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Open Files with Finder's App Switcher

Say you're in the Finder looking at a file and you want to open it with an application that's already running but which doesn't own that particular document. How? Switch to that app and choose File > Open? Too many steps. Choose Open With from the file's contextual menu? Takes too long, and the app might not be listed. Drag the file to the Dock and drop it onto the app's icon? The icon might be hard to find; worse, you might miss.

In Leopard there's a new solution: use the Command-Tab switcher. Yes, the Command-Tab switcher accepts drag-and-drop! The gesture required is a bit tricky. Start dragging the file in the Finder: move the file, but don't let up on the mouse button. With your other hand, press Command-Tab to summon the switcher, and don't let up on the Command key. Drag the file onto the application's icon in the switcher and let go of the mouse. (Now you can let go of the Command key too.) Extra tip: If you switch to the app beforehand, its icon in the Command-Tab switcher will be easy to find; it will be first (or second).

Visit Take Control of Customizing Leopard



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LogMeIn Adds Remote Control for Mac

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Mac users have a new tool for remotely accessing other Macs regardless of whether the remote computers have routable IP addresses. LogMeIn released a beta last week of their LogMeIn Free software for Mac OS X. LogMeIn already supports Windows and Linux operating systems, and some handheld platforms. This version enables a Mac running Mac OS X 10.4.9 to connect to, or be connected to by, any LogMeIn client on their supported platforms.

Remote control software is often used to view and control the operating system interface of a computer elsewhere on a local or remote network, and to retrieve or transfer files among multiple computers owned by one person - I have Quicken installed only on my computer at home, for instance, and use it remotely while I'm in the office. Remote control software is also widely used for technical support, enabling a technician to view precisely what a user is doing, and to install software remotely.

The free flavor of LogMeIn allows unlimited computers and connections, but doesn't include file transfer, just remote screen control. The company offers several paid versions of their products, including a premium personal release that does include file transfers, remote printing, and a dashboard for managing multiple machines. The Mac version is available only in the free edition at the moment.

LogMeIn requires a software installation (but without the need to restart) on the computer that will be remotely controlled. The company's Web site manages your connection to remote computers. Remote control is handled through a Web browser: a plug-in for Safari and a Java applet that works in Firefox provide the interface. Just like iChat, Skype, and other communications software, LogMeIn can work with either routable IP addresses or with private, non-routable addresses typically used in home networks, hotspots, and some business networks. (The trick is that computers on either end of a connection open a link to a central server which ties the separate connections together.)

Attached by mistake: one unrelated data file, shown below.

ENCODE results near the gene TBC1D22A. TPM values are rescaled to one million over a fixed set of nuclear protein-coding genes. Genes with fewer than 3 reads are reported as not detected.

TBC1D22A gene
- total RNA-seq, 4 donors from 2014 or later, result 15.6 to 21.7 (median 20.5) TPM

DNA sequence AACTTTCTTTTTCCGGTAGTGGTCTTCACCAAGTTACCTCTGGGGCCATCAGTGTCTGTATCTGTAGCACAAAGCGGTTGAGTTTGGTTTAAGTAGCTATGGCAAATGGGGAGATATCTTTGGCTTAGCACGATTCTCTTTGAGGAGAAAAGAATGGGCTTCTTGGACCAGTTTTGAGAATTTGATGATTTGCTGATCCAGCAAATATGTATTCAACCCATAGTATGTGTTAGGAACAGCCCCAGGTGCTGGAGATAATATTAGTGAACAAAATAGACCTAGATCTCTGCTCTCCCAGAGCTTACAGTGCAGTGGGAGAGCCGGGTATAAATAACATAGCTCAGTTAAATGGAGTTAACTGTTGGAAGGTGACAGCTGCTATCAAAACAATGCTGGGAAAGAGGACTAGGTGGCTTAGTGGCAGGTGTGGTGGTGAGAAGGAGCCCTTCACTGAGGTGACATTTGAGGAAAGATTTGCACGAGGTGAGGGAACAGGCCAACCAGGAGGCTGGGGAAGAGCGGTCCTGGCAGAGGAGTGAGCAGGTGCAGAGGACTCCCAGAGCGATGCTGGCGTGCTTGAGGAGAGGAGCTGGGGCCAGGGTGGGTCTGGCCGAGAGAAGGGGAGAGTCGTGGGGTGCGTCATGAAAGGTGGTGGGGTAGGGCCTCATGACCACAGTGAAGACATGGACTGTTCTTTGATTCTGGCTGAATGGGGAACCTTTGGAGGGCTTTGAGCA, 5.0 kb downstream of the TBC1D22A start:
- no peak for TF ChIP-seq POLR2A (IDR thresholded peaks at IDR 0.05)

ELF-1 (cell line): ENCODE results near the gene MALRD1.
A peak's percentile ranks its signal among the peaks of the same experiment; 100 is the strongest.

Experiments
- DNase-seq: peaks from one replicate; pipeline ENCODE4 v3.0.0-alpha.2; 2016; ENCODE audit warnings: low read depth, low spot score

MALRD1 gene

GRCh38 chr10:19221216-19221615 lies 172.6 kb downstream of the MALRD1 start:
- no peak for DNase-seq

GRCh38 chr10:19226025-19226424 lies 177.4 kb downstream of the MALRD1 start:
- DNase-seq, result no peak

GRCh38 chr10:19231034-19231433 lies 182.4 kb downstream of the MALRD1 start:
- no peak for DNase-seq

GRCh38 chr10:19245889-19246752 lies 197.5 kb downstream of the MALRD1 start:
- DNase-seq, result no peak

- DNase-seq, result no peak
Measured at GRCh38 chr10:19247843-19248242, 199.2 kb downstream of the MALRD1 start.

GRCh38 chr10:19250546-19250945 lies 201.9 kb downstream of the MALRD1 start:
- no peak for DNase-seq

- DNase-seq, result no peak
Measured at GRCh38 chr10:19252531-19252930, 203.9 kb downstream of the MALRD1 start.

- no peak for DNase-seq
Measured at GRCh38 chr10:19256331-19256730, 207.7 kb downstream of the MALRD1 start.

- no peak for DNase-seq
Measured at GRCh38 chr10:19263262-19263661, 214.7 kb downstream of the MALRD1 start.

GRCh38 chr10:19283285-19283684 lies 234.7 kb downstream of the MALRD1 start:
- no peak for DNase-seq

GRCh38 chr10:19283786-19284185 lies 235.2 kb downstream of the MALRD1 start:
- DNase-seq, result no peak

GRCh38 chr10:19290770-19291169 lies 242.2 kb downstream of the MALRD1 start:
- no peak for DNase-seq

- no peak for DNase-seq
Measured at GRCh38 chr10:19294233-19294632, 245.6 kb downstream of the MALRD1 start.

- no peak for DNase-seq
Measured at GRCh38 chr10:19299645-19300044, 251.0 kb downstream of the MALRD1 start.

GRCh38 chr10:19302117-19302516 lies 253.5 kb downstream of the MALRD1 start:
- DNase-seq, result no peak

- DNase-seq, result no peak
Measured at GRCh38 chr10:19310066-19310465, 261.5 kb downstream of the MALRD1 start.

Other Buttons on the Remote -- While Timbuktu Pro has long provided a combination of remote control, file transfer, and other communications features, the product is priced and designed for technical support or advanced users with specific needs, not personal use. Timbuktu Pro can't penetrate networks to reach private addresses, either, since Netopia doesn't operate central servers that would enable that. Timbuktu Pro can traverse NAT gateways using Skype, but I have found that slow and sometimes unreliable in practice.

Similarly, Apple's Remote Desktop software provides remote control, file transfer, and client management. But the package is relatively expensive, has no capability for working with private, non-routable IP addresses, and is aimed at large installations (see "Apple Remote Desktop 3 Released," 2006-04-17).

Fog Creek's Copilot software can reach routable and non-routable addresses, but is sold on a time-used basis and is meant for technical support (see "Fog Is My Copilot," 2007-01-09); usage can cost 25 cents a minute or $5 per day, or can be included in monthly subscription plans. Likewise, Mac HelpMate Remote can reach any computer, but is designed for remote technical support, and is part of a package starting at $600 per year.


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